Support the National Park Foundation Through the Combined Federal Campaign

Tuesday, January 4, 2022NPF News
CELEBRATING ITS 60TH ANNIVERSARY, THE COMBINED FEDERAL CAMPAIGN PROVIDES FEDERAL EMPLOYEES AND RETIREES OPPORTUNITIES TO SUPPORT CAUSES THEY BELIEVE IN

WASHINGTON – The National Park Foundation (NPF) is proud to participate in the Combined Federal Campaign (CFC), which goes through January 15, 2022. Overseen by the Office of Personnel Management (OPM), the CFC is one of the largest fundraising campaigns in the world, providing federal employees and retirees the opportunity to support causes they believe in. People can donate to NPF through the CFC at GiveCFC.org using code #11252.

“Federal employees understand the value of public service and the importance of giving back to our country. National parks are one great place to do that,” said National Park Foundation President and CEO Will Shafroth. “If you love experiencing the wonder of national parks and all these places have to offer – whether exploring natural landscapes or our diverse history and heritage – consider giving back through the Combined Federal Campaign.”

The funds raised through CFC enable NPF to carry out its mission to protect national parks and connect people to them, including efforts like:

  • Protecting wildlife and natural resources
    At Great Sand Dunes National Park and Preserve, NPF’s support is replenishing populations of Rio Grande cutthroat trout in the site's creeks and lakes. Funding from NPF will also aid the park in managing its elk population, monitoring amphibians and plants, and determining the health of various ecosystems.
  • Preserving history and culture
    NPF’s support is helping restore the homes where Dr. King was born and where he and Coretta Scott King raised their family and launched the civil rights movement. Part of Martin Luther King, Jr. National Historical Park, this project helps ensure that future visitors will get a first-hand glimpse of the lives and legacies of Dr. King and Coretta Scott King.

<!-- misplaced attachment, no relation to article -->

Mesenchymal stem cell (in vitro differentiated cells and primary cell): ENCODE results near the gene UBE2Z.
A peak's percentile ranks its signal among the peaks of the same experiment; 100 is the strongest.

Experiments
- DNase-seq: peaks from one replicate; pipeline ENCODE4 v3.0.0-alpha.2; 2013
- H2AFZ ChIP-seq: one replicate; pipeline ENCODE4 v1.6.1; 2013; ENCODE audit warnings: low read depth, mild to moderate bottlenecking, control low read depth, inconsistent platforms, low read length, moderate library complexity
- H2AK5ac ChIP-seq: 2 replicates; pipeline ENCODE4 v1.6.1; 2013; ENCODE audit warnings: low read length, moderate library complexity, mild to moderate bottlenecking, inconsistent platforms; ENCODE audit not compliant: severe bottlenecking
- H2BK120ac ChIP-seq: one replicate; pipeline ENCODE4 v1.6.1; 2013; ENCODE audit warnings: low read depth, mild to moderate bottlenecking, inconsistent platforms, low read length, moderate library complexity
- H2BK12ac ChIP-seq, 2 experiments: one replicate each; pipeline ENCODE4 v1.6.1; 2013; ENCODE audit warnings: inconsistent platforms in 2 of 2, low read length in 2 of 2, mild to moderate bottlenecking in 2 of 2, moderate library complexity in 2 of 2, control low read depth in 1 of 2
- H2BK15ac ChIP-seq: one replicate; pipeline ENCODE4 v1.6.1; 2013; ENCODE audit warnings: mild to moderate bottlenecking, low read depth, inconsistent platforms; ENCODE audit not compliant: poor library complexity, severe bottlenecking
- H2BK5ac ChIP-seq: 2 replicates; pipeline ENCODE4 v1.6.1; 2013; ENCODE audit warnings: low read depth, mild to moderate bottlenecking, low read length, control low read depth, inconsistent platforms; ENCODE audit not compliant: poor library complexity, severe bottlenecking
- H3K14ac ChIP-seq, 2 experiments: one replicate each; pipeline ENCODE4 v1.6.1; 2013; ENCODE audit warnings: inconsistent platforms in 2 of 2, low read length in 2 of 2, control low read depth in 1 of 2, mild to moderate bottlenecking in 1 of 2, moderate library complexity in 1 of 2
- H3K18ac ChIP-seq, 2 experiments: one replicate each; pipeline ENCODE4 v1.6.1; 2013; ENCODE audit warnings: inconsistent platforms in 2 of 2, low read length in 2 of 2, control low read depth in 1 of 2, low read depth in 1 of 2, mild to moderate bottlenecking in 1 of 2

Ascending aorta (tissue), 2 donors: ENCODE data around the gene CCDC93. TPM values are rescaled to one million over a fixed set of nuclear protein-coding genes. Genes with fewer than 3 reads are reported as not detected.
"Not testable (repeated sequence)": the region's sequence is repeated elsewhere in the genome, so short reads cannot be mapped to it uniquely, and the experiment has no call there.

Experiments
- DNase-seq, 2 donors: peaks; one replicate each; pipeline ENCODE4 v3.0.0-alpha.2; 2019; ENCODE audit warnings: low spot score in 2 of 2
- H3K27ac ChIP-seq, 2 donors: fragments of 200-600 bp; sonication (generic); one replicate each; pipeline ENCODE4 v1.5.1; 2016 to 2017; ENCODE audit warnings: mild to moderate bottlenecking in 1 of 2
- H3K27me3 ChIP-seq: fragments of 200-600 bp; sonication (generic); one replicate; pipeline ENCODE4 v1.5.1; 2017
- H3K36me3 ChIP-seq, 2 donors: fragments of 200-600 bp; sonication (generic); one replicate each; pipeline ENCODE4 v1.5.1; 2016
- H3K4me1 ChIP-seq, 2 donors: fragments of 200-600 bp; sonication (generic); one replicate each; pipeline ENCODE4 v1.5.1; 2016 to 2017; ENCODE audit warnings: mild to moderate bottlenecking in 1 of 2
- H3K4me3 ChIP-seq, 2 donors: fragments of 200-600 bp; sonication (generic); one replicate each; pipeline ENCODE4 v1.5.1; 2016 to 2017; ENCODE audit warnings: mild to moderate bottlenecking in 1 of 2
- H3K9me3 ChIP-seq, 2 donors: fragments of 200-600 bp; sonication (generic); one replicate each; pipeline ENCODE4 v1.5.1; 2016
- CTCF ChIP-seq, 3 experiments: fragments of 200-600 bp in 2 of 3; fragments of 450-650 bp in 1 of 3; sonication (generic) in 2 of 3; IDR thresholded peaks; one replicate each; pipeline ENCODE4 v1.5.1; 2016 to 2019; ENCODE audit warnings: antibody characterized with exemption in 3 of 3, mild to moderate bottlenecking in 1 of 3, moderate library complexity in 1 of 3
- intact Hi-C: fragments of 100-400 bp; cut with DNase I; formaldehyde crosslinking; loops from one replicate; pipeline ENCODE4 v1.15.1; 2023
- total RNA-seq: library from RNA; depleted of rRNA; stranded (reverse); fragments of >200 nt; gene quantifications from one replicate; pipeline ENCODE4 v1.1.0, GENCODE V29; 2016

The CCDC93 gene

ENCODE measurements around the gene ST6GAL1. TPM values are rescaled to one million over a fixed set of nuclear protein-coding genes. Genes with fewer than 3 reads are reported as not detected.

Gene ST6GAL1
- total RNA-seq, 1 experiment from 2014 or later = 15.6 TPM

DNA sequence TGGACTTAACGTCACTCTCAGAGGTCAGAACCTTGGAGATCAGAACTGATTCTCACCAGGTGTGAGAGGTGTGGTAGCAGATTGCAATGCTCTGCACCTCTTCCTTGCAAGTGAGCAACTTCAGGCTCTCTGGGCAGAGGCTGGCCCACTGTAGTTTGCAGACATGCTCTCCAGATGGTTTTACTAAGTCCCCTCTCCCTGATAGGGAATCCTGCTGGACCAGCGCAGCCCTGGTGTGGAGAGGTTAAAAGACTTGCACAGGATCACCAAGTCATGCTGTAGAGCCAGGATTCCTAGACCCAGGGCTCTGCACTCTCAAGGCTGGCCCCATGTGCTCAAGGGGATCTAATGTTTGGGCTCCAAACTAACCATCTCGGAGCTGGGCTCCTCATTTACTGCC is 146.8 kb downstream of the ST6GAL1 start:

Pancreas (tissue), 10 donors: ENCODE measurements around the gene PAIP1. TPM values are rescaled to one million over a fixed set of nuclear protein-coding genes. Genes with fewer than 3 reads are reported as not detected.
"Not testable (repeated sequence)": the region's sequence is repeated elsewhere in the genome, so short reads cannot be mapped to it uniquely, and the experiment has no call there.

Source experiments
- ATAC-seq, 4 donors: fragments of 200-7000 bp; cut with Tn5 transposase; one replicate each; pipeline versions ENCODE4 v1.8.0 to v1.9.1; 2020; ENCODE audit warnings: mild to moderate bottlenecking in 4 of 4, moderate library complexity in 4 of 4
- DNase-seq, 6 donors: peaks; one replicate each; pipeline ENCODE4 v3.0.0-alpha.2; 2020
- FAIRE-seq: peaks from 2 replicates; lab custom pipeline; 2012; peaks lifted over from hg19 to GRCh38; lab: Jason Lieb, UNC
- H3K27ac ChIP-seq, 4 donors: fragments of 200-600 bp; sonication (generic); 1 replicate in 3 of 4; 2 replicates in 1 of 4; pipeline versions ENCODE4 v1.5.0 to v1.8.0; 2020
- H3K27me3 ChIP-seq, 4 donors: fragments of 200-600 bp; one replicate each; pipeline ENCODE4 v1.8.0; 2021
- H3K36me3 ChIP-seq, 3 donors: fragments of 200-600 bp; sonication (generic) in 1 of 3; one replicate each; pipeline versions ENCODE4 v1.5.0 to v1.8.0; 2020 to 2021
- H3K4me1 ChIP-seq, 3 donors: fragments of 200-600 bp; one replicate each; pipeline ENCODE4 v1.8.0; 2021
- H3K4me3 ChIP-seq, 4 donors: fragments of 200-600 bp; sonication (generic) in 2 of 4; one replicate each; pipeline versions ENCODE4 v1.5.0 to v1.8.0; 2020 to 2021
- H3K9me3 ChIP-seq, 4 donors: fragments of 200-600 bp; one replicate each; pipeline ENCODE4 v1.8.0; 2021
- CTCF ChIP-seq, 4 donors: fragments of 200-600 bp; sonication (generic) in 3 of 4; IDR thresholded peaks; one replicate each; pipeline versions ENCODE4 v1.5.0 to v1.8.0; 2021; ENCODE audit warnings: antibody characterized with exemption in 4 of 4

• Connecting students of all ages to parks as classrooms
    NPF's Open OutDoors for Kids field trip program continues to evolve to meet the changing needs of students and teachers. NPF provides funding to help educators adapt to new distance learning expectations, so students can access parks as classrooms, whether it be an in-person, virtual, or hybrid visit.
  • Investing in the next generation of park stewards
    NPF provides financial support to service corps programs at national parks across the country. Service corps projects ranged from invasive species removal to historical preservation to trail restoration. These service corps programs also provide on-the-job training for members and inspire belonging, enabling people to build camaraderie, gain new skills, and learn about public lands careers.
  • Enhancing the visitor experience
    At Great Smoky Mountains National Park, NPF’s support helped create a new trail that provides access for visitors of all ability levels to one of Cades Cove's most popular historic homesites, the John Oliver Cabin. The half-mile, paved trail is approximately eight feet wide to provide adequate space for wheelchairs or other mobility devices to pass one another.
  • Establishing strong partnerships for the benefit of parks and local communities
    NPF's Strong Parks, Strong Communities initiative provides grants to build the capacity of philanthropic park partners, helping these groups undertake projects like redesigning their websites, developing new education or volunteer programs, and enhancing accessibility at their partner parks.

Learn more at GiveCFC.org. You can designate to NPF using the CFC designation number 11252 or EIN 52-1086761.


ABOUT THE NATIONAL PARK FOUNDATION
The National Park Foundation works to protect wildlife and park lands, preserve history and culture, educate and engage youth, and connect people everywhere to the wonder of parks. We do it in collaboration with the National Park Service, the park partner community, and with the generous support of donors, without whom our work would not be possible. Learn more at nationalparks.org.